15. Sandy, that's the whole point, a review like this should not be colloquial. I remember Joan Didion writing in a NYReviewof Books article on the Unabomber Manifesto, when she describes him as writing in 'the colloquial voice, that most desolate of lakes'. That's one of the best lines I ever read (and idiosyncratically witty), but then the lady has been known to do a few of them. I'm bringing it up, though, because I don't think I fully understood her quite baroque phrase until now. Colloquial is blogtalk (mostly, although you do find some careful blogposts too, that don't get sleazy. But I think it's worse when it goes in professional journals). Just as an aside, I thoroughly enjoyed your thoughts on 'stupid jerk', Drew. I guess I'm glad he didn't say that too, although this sort of thing is so easy to skirt, and it shows a sort of out-of-control tendency that is becoming pretty common.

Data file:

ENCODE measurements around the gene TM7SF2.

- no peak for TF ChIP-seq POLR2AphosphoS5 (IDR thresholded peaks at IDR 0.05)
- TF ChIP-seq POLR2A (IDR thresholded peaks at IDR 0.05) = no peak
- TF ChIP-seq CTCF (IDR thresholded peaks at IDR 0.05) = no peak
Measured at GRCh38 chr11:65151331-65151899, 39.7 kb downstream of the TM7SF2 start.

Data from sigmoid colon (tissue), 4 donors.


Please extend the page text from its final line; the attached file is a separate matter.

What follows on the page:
16. The thing about 'idiot' and even 'idiotic choice' is, again, as Ray pointed out in the discussion of Macaulay's talk about Ringer and Angle, it's more something that should be cleaned out by the time it goes print and worldwide. That's a perfect example of BLOGTALK, in which people scream 'idiot', with the usual prosaic expletives, all the time. I see what bart means about context, and surely there can be affectionate use of 'idiot' (I'd have no friends at all if we both didn't call each other 'idiot' all the time!), but I definitely agree with kfw that a serious review should not say 'Ratmansky is an idiot'. Period. And we don't even say that here, do we? And this is closer to a blog than a professional review, I'd think, although fortunately we're forced to adhere to standards of decency which I am grateful for despite my own tendencies. Anyway, most of the points on the NJ 'idiot talk' have been covered, I just wanted to add that this is an utterly pure example of the blogtalk practices, and that there's another issue: It's probably going to become more prevalent, not less. But I fully sympathize with kfw's lament here. The review sounds immediately just CHEAP because of this.